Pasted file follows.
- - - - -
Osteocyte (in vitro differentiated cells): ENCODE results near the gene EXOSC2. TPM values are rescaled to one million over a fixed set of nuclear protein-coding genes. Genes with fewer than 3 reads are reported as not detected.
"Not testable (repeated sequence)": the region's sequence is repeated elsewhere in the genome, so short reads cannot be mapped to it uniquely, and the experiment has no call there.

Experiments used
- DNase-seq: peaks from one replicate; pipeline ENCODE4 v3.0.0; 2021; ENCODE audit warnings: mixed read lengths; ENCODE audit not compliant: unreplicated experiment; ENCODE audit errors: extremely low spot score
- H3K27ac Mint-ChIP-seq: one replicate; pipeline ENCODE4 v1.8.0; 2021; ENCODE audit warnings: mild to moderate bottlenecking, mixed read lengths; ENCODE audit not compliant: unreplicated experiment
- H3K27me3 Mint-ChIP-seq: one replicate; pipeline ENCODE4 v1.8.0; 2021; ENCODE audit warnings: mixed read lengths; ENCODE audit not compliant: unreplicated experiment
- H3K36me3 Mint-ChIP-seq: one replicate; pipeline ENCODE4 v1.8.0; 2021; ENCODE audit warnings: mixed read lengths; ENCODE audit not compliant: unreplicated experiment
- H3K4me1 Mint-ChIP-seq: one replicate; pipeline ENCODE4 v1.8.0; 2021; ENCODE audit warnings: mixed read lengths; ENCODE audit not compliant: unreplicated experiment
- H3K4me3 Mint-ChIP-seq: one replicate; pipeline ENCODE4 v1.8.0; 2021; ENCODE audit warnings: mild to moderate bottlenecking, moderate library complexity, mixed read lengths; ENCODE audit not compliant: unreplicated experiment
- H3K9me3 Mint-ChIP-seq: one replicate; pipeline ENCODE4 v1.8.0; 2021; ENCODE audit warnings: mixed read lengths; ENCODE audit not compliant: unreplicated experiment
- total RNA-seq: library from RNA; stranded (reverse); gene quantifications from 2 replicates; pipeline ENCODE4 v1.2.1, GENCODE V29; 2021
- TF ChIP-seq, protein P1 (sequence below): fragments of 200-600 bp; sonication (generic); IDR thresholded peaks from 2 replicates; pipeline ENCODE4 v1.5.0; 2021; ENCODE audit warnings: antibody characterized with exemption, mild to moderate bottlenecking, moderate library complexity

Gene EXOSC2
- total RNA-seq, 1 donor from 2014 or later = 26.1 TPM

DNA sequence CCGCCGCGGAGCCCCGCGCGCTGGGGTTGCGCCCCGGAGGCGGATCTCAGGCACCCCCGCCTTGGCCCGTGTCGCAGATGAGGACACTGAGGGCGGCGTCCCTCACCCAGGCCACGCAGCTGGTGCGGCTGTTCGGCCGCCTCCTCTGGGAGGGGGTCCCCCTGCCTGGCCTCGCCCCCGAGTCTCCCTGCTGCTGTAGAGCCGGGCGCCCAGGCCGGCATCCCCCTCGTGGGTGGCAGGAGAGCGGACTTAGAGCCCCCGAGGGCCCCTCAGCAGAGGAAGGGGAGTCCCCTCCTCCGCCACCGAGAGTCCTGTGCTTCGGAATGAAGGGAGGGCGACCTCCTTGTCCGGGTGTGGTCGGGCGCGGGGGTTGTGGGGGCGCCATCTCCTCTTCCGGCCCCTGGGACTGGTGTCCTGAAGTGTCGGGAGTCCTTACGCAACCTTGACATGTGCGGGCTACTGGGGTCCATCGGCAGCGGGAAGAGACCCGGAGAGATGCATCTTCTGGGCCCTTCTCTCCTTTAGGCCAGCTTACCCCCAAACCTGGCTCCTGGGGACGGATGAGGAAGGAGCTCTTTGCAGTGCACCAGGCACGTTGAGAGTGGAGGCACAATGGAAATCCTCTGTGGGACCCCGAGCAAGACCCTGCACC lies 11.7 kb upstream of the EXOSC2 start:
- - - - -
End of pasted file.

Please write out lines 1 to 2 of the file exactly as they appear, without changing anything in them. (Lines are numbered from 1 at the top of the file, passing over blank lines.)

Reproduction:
Osteocyte (in vitro differentiated cells): ENCODE results near the gene EXOSC2. TPM values are rescaled to one million over a fixed set of nuclear protein-coding genes. Genes with fewer than 3 reads are reported as not detected.
"Not testable (repeated sequence)": the region's sequence is repeated elsewhere in the genome, so short reads cannot be mapped to it uniquely, and the experiment has no call there.